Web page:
The state’s largest teachers union said an in-person return to school should be delayed until the state can guarantee full compliance with federal and state health and safety guidelines, sufficient funding for COVID-19 expenses, weekly testing for all and a plan B for staff and students who feel safer continuing with remote learning.
The 15-page, six-point reopening plan from the union comes days before school districts are to deliver customized reopening plans of their own that answer a state call that all schools reopen fully in the fall.
“Nothing is more important than keeping our students, our educators and our families safe,” said Connecticut Education Association President Jeff Leake. “We owe our students and educators the measures of safety and security they deserve. We must not fail to provide the necessary protections and risk new increases in COVID-19 infection rates, especially in light of new evidence showing that most school children can spread the virus the same as adults.”
In the absence of meeting the six actions, the CEA wants the opening of school in the fall delayed.
Using Centers for Disease Control and Prevention data and public health and safety requirements as their guide, the union wants assurances that state-provided personal protective equipment will be worn; classes, hallways and other school spaces will be disinfected; spacing between students will be six feet apart and school buses will not be filled to capacity.
There is also a call for COVID-19 testing and contact-tracing protocols.
Speaking Tuesday in Windsor, Gov. Ned Lamont said any teacher who wants to get tested can go to a federally qualified health center.
“You can get tested. Symptomatic, asymptomatic, no questions asked, no cost,” Lamont said. “We have said to the teachers ‘we’ve got your back.’ When it comes to masks and protections and disinfecting and all the things we need to open that school safely, we’re going to take care of that.”
The state’s 50-page guide released late last month does not require students to be spaced six feet apart, does not dictate bus capacity and does not require COVID-19 testing or even temperature checks.
Instead, the state urges schools to cohort students into groups that will stick together for most of the school day.
It also gives parents the option of keeping their kids home for district-supplied instruction. District plans are due to the state by Friday.
Commissioner of Education Miguel Cardona on Tuesday said his department’s priority has and always will be the health and safety of students, educators and staff.
“After reviewing the plan shared with us by CEA, we unequivocally agree that each and every single decision made concerning the start of the 2020-21 school year must happen with that safety at the forefront,” Cardona said.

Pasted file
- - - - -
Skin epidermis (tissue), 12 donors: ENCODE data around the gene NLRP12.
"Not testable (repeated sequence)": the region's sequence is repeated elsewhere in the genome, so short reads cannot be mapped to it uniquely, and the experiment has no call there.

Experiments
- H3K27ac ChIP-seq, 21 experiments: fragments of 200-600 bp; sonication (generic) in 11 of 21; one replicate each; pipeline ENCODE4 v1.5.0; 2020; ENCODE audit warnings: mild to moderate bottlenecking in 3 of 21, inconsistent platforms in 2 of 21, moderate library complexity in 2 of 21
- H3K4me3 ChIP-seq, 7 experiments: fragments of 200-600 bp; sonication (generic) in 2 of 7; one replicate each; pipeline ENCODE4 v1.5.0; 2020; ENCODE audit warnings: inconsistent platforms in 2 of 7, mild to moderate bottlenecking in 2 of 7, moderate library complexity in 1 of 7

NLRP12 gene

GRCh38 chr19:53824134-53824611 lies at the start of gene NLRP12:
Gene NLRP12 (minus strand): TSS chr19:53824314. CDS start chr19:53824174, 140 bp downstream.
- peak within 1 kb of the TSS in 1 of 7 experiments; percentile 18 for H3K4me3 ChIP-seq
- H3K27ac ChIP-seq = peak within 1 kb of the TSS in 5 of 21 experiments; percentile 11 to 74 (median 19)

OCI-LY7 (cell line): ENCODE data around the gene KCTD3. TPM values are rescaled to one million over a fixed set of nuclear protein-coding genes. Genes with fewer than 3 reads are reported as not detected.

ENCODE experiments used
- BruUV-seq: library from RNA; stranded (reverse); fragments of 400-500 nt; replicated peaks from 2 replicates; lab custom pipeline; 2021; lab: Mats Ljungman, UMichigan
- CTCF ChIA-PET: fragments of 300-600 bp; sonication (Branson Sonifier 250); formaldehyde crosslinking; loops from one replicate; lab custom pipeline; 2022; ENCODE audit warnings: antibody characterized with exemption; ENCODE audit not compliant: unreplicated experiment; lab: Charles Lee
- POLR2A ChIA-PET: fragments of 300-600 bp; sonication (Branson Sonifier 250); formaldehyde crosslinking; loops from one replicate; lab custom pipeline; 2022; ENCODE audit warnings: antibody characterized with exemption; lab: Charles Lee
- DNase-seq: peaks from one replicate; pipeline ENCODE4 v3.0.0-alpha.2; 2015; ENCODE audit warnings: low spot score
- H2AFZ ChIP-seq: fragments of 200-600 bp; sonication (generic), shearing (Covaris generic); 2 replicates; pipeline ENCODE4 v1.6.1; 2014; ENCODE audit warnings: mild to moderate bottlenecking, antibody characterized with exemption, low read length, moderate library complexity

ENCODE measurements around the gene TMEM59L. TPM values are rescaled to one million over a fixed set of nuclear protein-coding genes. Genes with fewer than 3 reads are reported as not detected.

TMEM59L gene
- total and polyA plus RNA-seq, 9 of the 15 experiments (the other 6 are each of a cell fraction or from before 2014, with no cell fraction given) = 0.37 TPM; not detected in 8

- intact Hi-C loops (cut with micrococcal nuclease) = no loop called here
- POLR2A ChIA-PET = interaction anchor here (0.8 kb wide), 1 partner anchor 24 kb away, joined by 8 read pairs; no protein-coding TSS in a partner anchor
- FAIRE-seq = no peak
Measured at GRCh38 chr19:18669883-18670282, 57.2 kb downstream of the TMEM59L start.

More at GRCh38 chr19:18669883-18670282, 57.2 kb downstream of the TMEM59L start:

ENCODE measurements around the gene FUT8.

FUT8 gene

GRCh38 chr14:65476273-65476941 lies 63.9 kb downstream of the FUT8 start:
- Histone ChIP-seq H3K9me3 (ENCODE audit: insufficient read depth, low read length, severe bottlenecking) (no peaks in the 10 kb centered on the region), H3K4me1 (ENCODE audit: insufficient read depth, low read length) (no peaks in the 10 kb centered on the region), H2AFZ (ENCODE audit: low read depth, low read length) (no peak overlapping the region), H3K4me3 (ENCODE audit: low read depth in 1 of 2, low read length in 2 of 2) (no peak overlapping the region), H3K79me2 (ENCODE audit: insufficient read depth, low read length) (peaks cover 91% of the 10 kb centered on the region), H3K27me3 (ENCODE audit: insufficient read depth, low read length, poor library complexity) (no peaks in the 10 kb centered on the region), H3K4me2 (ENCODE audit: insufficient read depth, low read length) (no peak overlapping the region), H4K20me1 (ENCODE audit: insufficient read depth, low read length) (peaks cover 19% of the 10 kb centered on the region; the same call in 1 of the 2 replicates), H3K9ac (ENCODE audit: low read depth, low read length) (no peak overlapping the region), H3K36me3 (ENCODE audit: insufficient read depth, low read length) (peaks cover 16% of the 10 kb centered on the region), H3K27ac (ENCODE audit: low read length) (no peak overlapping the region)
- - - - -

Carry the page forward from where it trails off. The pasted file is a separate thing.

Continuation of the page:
The state plan, Cardona added, was developed in close consultation with public health experts and educational stakeholders and includes several safeguards the CEA is demanding.
Leake, however, said the state’s plan raises serious questions about maintaining the safety of everyone during a pandemic that is not fully under control.
The state Department of Education on Tuesday also released a statement from the state chapter of the American Academy of Pediatrics and state Association of School Based Health Centers highlighting the critical link between in-person learning and children’s well-being and medical care through school-based health centers.
“Returning to school is vitally important for their social and emotional development and well-being, including the promotion of health and wellness activities that support better student outcomes,” Cardona, said.
Don Williams, executive director of the teacher’s union, said schools can’t reopen safely unless all CDC guidelines are followed. And that includes transportation.
“Particularly social distancing,” Williams said. “We don’t see how it will be an effective way to deal with a pandemic if you cohort during the day time and at beginning and end of the day that changes and a different group is together. That undermines safety precautions.”
The result, he said, is that schools can be a conduit to a resurgence of the virus in Connecticut.
Williams did not suggest the union would tell teachers not to return to school. A large number of teachers have expressed concern on their own about returning to school with the pandemic still a threat.
“It is undeniable that reopening Connecticut schools safely will cost significantly more than in pre-COVID times, and we must ensure that the state provides the funding needed in every school district, especially those in our poorest communities," Leake said.
District reopening plans are to include cost estimates, not just for protective supplies but also additional staff if classes need to be separated into smaller groups.
Leake said students living in high-poverty districts, students with special needs and English learners cannot be made to fall further behind because there is not enough funding.